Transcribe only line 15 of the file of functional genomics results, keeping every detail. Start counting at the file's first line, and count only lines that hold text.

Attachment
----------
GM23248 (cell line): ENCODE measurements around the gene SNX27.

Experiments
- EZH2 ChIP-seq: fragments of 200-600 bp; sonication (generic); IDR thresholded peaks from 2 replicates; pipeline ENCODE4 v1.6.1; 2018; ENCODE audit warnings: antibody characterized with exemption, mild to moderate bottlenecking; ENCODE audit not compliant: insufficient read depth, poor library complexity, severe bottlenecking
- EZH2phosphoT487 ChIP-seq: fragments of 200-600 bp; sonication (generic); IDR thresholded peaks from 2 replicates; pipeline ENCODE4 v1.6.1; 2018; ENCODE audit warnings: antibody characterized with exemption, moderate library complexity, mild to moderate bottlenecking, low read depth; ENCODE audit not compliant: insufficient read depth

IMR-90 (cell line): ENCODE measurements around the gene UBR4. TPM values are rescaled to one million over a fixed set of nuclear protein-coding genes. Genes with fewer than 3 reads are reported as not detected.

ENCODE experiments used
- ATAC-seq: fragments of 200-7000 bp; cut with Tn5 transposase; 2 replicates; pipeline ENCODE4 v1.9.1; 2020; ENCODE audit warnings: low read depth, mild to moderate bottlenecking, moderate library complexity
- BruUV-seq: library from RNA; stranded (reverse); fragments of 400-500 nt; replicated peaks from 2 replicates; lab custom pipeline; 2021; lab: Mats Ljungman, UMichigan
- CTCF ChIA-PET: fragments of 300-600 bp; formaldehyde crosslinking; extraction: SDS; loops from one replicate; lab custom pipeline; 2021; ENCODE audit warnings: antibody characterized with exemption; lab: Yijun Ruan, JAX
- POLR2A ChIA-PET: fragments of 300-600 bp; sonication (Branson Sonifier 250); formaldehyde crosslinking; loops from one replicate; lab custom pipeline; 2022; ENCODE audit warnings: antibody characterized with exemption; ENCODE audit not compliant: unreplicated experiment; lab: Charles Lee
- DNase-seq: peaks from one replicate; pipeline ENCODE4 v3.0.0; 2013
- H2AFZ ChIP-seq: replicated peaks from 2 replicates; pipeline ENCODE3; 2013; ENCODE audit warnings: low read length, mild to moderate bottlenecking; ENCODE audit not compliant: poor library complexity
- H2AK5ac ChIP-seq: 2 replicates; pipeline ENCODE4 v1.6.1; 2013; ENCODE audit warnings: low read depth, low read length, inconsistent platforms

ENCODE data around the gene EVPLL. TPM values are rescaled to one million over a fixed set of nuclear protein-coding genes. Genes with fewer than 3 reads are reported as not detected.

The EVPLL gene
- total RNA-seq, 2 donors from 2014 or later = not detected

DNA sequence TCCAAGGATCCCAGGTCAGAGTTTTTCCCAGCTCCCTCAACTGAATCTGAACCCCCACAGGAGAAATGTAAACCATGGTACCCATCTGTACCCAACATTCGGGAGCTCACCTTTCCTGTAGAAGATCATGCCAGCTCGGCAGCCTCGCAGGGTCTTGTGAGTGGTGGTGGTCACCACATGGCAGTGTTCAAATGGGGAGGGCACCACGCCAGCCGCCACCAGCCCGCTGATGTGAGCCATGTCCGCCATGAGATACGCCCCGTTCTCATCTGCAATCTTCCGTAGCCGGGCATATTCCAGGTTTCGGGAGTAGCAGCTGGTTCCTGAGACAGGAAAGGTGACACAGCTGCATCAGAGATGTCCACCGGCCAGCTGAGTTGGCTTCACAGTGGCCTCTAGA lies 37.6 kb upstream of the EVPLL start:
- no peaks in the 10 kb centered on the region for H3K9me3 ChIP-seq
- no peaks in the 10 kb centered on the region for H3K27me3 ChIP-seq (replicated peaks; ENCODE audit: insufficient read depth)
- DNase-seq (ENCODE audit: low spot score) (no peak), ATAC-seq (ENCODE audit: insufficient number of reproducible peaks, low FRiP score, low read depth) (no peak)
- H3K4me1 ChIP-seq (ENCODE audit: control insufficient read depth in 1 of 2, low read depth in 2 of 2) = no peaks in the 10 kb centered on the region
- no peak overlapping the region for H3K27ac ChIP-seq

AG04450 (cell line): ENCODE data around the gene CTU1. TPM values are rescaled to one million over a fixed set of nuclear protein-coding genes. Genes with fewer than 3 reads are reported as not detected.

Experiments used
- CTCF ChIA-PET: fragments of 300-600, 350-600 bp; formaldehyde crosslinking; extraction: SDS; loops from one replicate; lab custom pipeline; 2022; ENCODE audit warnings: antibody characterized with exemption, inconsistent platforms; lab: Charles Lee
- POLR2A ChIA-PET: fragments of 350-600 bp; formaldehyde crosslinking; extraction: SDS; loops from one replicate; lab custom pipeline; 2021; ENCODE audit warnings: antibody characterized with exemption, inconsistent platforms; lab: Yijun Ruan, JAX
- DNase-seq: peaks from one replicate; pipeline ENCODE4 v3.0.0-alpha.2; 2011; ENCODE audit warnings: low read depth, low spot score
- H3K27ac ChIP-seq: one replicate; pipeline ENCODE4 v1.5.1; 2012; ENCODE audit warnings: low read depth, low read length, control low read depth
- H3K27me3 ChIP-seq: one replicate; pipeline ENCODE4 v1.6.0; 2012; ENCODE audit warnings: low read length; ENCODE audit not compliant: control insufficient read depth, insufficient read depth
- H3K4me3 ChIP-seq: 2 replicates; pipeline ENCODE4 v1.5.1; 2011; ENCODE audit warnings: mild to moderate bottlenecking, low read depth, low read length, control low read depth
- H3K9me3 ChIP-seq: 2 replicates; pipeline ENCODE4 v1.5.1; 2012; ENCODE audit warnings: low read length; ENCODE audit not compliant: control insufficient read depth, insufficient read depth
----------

The EVPLL gene